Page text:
A diagnostic tool boosts organisations’ world class commissioning competencies, says Carol Brooks

As primary care trusts prepare for the second round of world class commissioning panels this spring, a new approach to measuring performance has highlighted the importance of the human factor.

A common problem with new NHS initiatives is that individuals cannot easily relate them to their own role

The Commissioning Qualities Tool is a new diagnostic model developed from an initial project with a northern network of teaching PCTs.

The network recognised that new NHS initiatives often fail to connect with individuals and teams. It commissioned Organisation Development Services to help develop a new way of engaging people in change and, specifically, in better commissioning.

The result was the new diagnostic tool, which has as its first step an online questionnaire that allows individuals to match their own roles and skills to the 11 world class competencies.

The result is a comprehensive picture of a trust’s performance against each competency - with detail provided at an individual, team and organisational level.

Using this information, teams then take part in facilitated discussion sessions to consider the key findings and produce ongoing action plans to deliver improvements.

This externally facilitated feedback and discussion is a vital element of the model, as it helps individuals and teams to understand their role in world class commissioning, where they are, where they need to be, and how they will bridge the gap.

Liverpool PCT - ranked in the top 12 PCTs for world class commissioning - was the first organisation to implement the tool (see box).

Organisation development

The project had an unexpected spin-off for Liverpool; 200 employees completed the tool, and undertaking the exercise helped to raise the profile of world class commissioning across the whole organisation.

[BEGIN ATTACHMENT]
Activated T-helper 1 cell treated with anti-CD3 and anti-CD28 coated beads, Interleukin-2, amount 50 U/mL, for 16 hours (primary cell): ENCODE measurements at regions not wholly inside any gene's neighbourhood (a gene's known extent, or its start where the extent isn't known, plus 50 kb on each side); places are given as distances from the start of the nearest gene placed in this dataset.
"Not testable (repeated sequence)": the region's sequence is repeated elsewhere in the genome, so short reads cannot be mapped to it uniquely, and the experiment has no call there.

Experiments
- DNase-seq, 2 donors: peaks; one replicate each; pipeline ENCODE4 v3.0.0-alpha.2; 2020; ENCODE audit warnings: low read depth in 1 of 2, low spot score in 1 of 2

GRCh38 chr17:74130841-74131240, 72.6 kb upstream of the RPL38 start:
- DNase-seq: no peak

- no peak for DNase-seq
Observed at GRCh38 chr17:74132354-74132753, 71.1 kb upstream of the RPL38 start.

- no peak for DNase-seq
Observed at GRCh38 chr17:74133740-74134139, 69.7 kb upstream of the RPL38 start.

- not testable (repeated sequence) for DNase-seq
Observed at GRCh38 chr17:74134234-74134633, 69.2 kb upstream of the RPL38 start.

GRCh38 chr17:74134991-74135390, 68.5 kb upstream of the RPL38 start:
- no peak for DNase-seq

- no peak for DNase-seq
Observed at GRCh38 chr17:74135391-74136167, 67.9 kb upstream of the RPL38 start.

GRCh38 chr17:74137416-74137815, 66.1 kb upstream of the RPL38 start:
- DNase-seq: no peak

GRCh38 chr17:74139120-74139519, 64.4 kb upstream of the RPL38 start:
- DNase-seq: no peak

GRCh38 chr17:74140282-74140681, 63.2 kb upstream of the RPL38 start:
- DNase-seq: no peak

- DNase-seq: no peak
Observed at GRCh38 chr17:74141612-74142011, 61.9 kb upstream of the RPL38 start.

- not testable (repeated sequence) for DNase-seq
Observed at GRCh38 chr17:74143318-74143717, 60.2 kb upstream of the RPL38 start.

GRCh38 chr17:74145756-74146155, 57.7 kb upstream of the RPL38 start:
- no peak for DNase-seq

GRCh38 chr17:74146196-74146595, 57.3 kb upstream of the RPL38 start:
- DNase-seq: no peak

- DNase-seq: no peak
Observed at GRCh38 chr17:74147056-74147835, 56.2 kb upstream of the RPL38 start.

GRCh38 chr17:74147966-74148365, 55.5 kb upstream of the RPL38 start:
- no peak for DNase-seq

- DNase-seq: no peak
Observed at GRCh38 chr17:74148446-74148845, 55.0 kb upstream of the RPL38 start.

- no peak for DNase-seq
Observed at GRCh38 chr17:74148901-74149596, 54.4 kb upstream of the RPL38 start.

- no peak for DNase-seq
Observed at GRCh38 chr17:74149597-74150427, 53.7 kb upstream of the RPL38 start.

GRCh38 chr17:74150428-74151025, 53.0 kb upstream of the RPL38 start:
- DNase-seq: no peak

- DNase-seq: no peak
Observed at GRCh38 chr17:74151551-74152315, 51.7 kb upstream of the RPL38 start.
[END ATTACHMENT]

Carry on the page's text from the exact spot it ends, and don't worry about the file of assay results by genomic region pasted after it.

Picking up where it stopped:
Director of organisation development and HR Margo Kane says: “As well as providing the most fantastic baseline measurement for us - informing our organisation development and our workforce plan - the tool provided a valuable platform for internal debate.”

We can draw lessons from Liverpool’s experience:

  • Detail matters: PCTs are bombarded with data, but much of this is “big picture” rather than grass roots detail. It is important to have a detailed understanding of what is happening at individual and team level, as influencing this behaviour is the only way to deliver organisational change.
  • Make it relevant: a common problem with new NHS initiatives is that individuals cannot easily relate them to their own role. Helping people to understand what a new system means for them enables them to contribute to change. The tool breaks down each competency into distinct actions or behaviours.
  • Don’t just analyse, talk: hard data matters, but spreadsheets and graphs alone will never deliver change. Externally facilitated discussion is vital to consider the implications of the data and to plan actions.

Making it happen

  • Ownership at a senior level is a vital factor in delivering any change; individuals and teams need to know that management is committed to seeing the process through
  • Spell out the benefits for all involved - if individuals, teams and managers know what is in it for them, you will get a better response
  • Make change manageable - breaking down complex initiatives into bitesized chunks helps people understand how it is relevant to their own role

Liverpool PCT

Around 200 commissioning employees at Liverpool PCT completed the Commissioning Qualities Tool in 2008. Participation was anonymous and voluntary.

Facilitated feedback sessions were conducted at management and team level, identifying key issues for action.

Staff forums followed up some of the issues raised; the PCT’s staff survey confirms these improved the understanding and communication of the trust’s vision and direction.

People are using the results of their own questionnaire to support personal development - one even used it in a job application.

The PCT is using the findings of the exercise to underpin a new organisation development strategy, which is ongoing.